Illustration by Nick DeSantis / Getty / The Current

What to expect as Cannes returns in person

Illustration by Nick DeSantis / Getty / The Current

After three years, the biggest names in media and advertising are returning to the south of France come June 20 for the Cannes Lions International Festival of Creativity. No doubt, the yacht parties and local rosé will be welcomed, but for many, this year’s event is an opportunity to rub shoulders with new partners and allies, all while getting back to the festival’s creative roots, industry leaders say. 

Prior to the pandemic, the notion of tech merging with creativity was a frequent and popular conversation at Cannes. Although that notion still holds true, discussions are likely to evolve and focus on new areas, such as identity.

And the emergence of the open internet — which includes connected TV (CTV), digital audio, web, and gaming — is directly tied to that topic. That’s because consumers spend nearly three-fourths of their time on the open internet versus social platforms, a key shift in recent years. “The topic of how data-driven advertising and creative come together is always on at Cannes,” Jed Dederick, chief client officer at The Trade Desk, tells The Current. “And identity is increasingly becoming an important vector.” 

The open internet’s growth also means advertisers have access to addressability tools that are coming online, perhaps more than ever before, thanks to channels such as CTV and retail media, says Dederick. “Most people don’t fully appreciate how many new and exciting logged-in data sets are coming online with the open internet in the face of things like cookie deprecation,” he says.

Lou Paskalis, president and chief operating officer of Mobile Marketing Association — a trade body whose members include McDonald’s, Uber, Coca-Cola Co., TikTok, and Adobe — echoed Dederick’s sentiment. “In the post-cookie era, marketers have to engineer relevance into every interaction,” Paskalis tells The Current. “We can no longer buy attention; we must earn it. And without identity, the likelihood of us being successful is very remote. The industry needs to build their creative solutions around identity.”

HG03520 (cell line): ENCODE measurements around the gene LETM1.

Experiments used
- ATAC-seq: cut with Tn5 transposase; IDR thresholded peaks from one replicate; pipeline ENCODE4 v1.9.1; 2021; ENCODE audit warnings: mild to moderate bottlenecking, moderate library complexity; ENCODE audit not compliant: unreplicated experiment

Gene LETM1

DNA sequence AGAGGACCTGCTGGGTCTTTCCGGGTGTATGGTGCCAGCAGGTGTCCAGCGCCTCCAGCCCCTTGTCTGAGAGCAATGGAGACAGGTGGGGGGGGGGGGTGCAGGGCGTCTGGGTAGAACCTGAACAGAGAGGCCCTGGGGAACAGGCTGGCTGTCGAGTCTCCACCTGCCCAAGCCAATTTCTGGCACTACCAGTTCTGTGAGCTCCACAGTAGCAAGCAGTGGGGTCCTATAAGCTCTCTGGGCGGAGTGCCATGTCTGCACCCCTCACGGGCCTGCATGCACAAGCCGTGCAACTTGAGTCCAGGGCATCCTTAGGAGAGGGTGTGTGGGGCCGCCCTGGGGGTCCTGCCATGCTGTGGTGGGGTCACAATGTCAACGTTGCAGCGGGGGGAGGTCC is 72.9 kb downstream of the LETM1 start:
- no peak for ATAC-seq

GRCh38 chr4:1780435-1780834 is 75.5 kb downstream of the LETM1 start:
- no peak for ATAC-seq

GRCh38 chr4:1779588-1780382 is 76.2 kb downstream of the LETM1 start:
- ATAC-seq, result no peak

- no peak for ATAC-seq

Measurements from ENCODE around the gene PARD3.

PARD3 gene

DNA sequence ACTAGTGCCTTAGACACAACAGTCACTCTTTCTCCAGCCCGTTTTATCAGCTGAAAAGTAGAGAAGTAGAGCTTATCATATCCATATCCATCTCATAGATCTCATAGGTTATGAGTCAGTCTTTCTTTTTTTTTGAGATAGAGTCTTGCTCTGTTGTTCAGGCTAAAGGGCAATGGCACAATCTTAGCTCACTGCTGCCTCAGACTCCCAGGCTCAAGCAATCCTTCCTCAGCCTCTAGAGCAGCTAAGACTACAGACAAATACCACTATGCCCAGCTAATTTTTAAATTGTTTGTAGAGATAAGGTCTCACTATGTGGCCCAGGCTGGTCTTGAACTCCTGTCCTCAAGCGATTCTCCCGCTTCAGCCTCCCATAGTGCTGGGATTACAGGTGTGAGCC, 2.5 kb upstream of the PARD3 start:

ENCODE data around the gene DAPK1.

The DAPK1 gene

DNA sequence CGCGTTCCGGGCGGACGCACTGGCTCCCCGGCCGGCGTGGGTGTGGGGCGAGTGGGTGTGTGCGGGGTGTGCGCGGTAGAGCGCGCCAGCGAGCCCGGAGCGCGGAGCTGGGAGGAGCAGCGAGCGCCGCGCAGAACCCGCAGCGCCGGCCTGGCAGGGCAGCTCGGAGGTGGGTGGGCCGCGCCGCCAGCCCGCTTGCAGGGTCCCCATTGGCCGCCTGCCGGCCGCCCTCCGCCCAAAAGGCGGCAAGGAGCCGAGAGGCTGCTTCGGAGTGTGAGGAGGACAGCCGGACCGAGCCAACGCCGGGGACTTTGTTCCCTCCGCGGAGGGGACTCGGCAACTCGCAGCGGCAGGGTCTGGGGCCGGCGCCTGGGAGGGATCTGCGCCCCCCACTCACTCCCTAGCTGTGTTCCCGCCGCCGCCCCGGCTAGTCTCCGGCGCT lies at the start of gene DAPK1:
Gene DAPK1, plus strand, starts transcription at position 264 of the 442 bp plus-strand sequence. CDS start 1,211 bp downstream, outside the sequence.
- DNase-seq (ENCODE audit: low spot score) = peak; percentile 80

Paskalis also empathized that there’s pent-up demand for an in-person Cannes, but it will be different from years past. “What we’re hearing from our members is that they’re being more thoughtful about who gets to attend,” he says. “There will be more senior leaders in marketing and agencies, which warms my heart because in an earlier era, it was just senior marketers coming together to solve industry challenges and have meaningful conversations.”

That’s a good thing, says Paskalis, as the number of opportunities for tech companies and publishers to interact with senior advertisers in the COVID-19 era are few and far between. “Marketers, who are busier than ever before, are dealing with new paradigms in the COVID-19 era, all while the complexity of marketing is only increasing,” says Paskalis. “There’s a need for marketers to have in-person access with publishers and solutions providers right now.” 

Meanwhile, organizers for this year’s festival surveyed 3,300 marketers and creatives to find out what the industry’s largest challenges are. Their findings — which you can read here — revealed key themes at this year’s event. Among those highlighted is sustainability, something that’s top of mind for Doug Rozen, Dentsu CEO of media for the Americas. 

“There’s this notion of purpose, where consumers expect brands to really care,” Rozen tells The Current. “This includes sustainable media endeavors, diversity, inclusion, promoting economic empowerment, and a whole host of other opportunities.” 

Rozen also expects addressability to be another key theme. “How do you connect identity, which first and foremost means you have to have inventory, in an addressable, compliant, modern, innovative, and transparent way?” he asks. “We’re going to hear a lot about that as a theme across Cannes this year.”


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By George P. Slefo